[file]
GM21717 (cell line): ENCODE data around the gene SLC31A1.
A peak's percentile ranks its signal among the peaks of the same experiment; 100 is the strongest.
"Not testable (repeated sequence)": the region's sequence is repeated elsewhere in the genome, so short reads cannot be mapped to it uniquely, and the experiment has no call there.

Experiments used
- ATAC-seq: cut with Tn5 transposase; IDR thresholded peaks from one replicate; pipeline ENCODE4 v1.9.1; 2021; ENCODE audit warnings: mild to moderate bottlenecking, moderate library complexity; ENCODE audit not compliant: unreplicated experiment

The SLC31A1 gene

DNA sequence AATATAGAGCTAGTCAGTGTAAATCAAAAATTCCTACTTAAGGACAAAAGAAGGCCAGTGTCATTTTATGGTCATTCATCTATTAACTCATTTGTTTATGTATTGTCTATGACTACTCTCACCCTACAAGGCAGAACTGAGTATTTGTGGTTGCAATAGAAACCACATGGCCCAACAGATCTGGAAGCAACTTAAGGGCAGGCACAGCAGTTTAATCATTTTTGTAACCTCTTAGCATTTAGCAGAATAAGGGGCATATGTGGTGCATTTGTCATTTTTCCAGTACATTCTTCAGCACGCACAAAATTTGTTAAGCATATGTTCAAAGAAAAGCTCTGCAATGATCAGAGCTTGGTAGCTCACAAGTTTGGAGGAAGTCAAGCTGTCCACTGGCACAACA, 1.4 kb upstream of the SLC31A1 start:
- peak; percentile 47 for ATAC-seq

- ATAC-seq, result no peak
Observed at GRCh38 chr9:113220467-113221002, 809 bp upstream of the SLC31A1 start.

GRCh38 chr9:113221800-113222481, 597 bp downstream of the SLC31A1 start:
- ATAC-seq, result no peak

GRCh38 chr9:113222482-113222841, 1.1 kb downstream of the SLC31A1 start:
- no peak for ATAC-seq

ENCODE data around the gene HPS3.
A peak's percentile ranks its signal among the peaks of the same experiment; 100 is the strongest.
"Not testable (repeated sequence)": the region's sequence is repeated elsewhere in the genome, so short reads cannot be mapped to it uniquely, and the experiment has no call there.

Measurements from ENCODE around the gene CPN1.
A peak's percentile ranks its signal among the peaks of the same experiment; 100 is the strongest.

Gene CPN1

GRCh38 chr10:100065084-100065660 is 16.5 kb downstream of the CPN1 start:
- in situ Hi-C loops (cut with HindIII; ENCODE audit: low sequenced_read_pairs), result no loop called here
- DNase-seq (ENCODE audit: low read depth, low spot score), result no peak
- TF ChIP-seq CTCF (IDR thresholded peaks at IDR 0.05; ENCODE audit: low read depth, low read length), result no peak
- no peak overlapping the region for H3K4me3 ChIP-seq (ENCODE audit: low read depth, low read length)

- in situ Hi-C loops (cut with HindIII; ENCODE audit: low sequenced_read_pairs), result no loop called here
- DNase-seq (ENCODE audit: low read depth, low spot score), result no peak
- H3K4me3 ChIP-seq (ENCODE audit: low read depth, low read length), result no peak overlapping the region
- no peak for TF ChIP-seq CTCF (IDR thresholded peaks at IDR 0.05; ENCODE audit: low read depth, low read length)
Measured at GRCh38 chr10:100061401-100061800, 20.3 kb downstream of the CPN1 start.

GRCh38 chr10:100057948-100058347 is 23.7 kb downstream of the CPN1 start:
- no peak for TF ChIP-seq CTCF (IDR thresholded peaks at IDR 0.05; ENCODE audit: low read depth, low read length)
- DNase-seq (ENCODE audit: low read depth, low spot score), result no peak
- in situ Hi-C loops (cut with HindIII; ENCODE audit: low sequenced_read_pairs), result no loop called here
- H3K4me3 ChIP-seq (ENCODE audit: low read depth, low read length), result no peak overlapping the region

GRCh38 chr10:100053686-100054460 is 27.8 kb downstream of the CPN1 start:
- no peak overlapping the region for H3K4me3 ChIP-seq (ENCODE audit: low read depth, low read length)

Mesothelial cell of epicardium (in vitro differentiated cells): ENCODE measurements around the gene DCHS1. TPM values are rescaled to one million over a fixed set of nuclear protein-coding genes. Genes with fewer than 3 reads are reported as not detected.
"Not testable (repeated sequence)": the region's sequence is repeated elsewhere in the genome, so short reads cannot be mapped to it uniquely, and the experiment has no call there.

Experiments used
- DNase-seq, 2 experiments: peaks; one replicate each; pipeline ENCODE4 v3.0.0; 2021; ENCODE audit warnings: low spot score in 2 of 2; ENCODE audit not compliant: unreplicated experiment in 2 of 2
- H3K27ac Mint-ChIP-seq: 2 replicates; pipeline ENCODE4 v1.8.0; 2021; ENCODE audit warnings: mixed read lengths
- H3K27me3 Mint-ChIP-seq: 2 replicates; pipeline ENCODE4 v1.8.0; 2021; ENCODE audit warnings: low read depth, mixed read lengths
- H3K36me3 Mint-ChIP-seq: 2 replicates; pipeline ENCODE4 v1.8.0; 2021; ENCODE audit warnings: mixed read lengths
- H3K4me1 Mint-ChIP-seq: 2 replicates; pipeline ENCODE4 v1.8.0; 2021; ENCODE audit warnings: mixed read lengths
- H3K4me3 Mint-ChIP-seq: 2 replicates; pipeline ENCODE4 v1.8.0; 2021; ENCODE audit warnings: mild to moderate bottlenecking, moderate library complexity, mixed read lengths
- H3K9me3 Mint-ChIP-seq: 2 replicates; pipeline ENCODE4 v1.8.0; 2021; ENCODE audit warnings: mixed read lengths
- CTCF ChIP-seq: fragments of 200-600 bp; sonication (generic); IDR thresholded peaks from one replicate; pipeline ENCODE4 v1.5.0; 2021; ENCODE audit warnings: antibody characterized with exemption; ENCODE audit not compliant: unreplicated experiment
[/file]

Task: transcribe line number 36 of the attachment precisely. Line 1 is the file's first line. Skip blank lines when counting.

GRCh38 chr10:100053686-100054460 is 27.8 kb downstream of the CPN1 start: